The Bellamy Trial (Paperback)
The Bellamy Trial by Frances Noyes Hart was the first actual courtroom drama novel ever published, and it's been rereleased by Otto Penzler's American Mystery Classics. We follow the "trial of the century" in the late 1920s, watching through the idealistic eyes of the redheaded girl and a news reporter. Did the jilted wife murder her competition? There are several great twists and turns, even if the language and process is a bit antiquated. So much fun!— From Bill recommends
A murder trial scandalizes the upper echelons of Long Island society, and the reader is on the jury…
The trial of Stephen Bellamy and Susan Ives, accused of murdering Bellamy’s wife Madeleine, lasts eight days. That’s eight days of witnesses (some reliable, some not), eight days of examination and cross-examination, and eight days of sensational courtroom theatrics lively enough to rouse the judge into frenzied calls for order. Ex-fiancés, houseworkers, and assorted family members are brought to the stand—a cross-section of this wealthy Long Island town—and each one only adds to the mystery of the case in all its sordid detail. A trial that seems straightforward at its outset grows increasingly confounding as it proceeds, and surprises abound; by the time the closing arguments are made, however, the reader, like the jury, is provided with all the evidence needed to pass judgement on the two defendants. Still, only the most astute among them will not be shocked by the verdict announced at the end.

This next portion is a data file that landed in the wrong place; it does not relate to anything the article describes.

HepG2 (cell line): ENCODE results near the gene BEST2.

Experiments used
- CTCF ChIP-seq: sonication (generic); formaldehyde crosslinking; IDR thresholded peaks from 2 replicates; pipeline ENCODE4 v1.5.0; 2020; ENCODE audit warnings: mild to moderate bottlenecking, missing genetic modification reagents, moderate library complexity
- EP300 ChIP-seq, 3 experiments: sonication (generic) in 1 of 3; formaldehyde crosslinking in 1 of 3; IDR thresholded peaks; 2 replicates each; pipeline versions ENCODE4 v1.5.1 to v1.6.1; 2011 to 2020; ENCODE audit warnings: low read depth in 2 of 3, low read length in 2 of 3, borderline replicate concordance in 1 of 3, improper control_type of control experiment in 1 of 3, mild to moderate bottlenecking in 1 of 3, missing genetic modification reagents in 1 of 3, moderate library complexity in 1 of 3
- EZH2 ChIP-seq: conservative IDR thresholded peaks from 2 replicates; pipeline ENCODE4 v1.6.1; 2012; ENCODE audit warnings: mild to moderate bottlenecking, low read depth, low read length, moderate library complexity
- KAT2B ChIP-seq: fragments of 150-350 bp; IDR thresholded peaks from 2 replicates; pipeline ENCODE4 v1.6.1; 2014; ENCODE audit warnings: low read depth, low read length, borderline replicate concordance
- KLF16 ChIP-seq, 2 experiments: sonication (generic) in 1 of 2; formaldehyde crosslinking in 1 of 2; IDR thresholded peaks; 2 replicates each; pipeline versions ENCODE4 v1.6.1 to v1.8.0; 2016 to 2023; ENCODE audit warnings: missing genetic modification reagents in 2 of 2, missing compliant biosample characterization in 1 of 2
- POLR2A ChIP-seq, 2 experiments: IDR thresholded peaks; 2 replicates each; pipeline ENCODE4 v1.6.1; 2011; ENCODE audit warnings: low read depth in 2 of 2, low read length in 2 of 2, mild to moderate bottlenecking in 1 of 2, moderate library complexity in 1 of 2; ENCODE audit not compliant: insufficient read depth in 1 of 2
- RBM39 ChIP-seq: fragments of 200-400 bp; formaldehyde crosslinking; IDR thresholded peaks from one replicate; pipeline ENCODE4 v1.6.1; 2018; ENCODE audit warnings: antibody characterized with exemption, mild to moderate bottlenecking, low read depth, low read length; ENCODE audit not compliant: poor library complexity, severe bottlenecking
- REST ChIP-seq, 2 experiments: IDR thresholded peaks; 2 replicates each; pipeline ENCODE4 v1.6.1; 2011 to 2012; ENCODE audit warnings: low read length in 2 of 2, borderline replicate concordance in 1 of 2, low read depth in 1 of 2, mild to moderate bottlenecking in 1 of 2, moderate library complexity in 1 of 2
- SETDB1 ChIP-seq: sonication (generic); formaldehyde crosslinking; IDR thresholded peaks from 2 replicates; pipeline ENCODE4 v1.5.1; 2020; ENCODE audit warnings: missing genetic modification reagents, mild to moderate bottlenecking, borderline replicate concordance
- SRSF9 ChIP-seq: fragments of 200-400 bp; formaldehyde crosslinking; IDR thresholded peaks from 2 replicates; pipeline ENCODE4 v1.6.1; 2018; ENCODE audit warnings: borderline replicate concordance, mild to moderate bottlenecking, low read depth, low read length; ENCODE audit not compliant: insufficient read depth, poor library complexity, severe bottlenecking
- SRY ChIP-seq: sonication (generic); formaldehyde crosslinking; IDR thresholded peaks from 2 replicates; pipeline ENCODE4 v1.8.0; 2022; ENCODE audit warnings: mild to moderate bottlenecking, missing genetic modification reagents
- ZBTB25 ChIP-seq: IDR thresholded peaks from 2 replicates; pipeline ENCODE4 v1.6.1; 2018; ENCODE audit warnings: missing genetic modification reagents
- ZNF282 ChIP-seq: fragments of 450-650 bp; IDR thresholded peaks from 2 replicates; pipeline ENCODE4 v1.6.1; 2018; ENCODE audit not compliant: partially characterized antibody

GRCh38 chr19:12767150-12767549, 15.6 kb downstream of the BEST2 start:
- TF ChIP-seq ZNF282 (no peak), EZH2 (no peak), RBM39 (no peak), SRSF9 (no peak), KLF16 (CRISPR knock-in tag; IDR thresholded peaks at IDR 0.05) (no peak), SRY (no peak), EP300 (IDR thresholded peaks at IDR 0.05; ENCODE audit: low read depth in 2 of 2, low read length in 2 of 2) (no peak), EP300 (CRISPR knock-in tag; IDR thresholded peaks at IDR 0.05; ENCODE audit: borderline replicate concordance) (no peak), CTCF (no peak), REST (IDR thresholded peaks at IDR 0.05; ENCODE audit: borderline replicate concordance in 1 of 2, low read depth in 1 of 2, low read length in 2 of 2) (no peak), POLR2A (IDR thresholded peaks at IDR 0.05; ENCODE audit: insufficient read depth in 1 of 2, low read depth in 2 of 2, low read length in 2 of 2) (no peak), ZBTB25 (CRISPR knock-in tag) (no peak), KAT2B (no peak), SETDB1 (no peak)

Inspired by the most sensational murder trial of its day, The Bellamy Trial is a pioneering courtroom mystery, and one of the first of such books to popularize the form. It is included in the famed Haycraft-Queen Cornerstone list of the most definitive novels of the mystery genre.
About the Author
Frances Noyes Hart (1890-1943) was an American writer whose stories were published in Scribner’s, The Saturday Evening Post, where The Bellamy Trial was first serialized, and The Ladies’ Home Journal. The daughter of Frank Brett Noyes, founder of the Associated Press, Hart was educated in American, Italian, and French schools before serving in WWI as a canteen worker for the YMCA and as a translator for the Naval Intelligence Bureau. After returning home, she wrote six novels, numerous short stories, and a non-fiction memoir about the war.
Hank Phillippi Ryan is the bestselling author of eleven novels, including psychological thrillers Trust Me and The Murder List. A past president of national Sisters in Crime, Ryan’s suspense fiction has won the Mary Higgins Clark Award, five Agatha Awards, and numerous other accolades. Alongside her work as an author, Ryan also has a successful career as an investigative reporter at Boston’s WHDH-TV, where her ground-breaking journalism has been celebrated with 36 EMMY Awards and 14 Edward R. Murrow Awards.
An ingenious and spirited
job, which has clever characterization, strong suspense and real comic relief.
The mystery is capitally created and sustained.
Masterful . . . add this fine reissue of The Bellamy Trial to your reading list. It’s remarkably written, it’s carefully crafted, and it’s more than worthy of your time and interest.
An enthralling story.